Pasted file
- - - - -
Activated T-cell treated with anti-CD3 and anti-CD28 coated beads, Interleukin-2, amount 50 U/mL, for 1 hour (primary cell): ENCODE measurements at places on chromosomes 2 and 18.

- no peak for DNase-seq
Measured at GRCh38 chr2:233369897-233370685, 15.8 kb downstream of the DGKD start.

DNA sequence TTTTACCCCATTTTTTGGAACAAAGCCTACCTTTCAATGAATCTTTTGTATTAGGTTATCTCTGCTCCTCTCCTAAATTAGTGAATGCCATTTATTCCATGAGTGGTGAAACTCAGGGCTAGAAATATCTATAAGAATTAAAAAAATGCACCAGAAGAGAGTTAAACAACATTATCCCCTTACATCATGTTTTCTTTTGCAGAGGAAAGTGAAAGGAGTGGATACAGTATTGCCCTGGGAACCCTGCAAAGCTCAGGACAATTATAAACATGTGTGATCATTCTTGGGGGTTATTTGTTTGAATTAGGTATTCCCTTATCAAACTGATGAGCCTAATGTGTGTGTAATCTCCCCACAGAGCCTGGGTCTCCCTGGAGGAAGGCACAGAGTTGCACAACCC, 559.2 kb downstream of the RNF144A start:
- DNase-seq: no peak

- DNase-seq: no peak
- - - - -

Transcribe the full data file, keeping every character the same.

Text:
Activated T-cell treated with anti-CD3 and anti-CD28 coated beads, Interleukin-2, amount 50 U/mL, for 1 hour (primary cell): ENCODE measurements at places on chromosomes 2 and 18.

- no peak for DNase-seq
Measured at GRCh38 chr2:233369897-233370685, 15.8 kb downstream of the DGKD start.

DNA sequence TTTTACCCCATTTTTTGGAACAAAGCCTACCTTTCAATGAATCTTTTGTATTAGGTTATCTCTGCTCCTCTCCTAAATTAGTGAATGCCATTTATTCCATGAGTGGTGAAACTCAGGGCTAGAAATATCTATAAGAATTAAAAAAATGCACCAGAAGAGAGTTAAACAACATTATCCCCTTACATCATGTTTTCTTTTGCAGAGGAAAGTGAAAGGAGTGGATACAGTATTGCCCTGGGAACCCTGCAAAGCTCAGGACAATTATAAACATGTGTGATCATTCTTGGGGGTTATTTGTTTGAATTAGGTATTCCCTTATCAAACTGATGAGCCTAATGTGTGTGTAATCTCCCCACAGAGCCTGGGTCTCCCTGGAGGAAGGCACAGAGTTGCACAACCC, 559.2 kb downstream of the RNF144A start:
- DNase-seq: no peak

- DNase-seq: no peak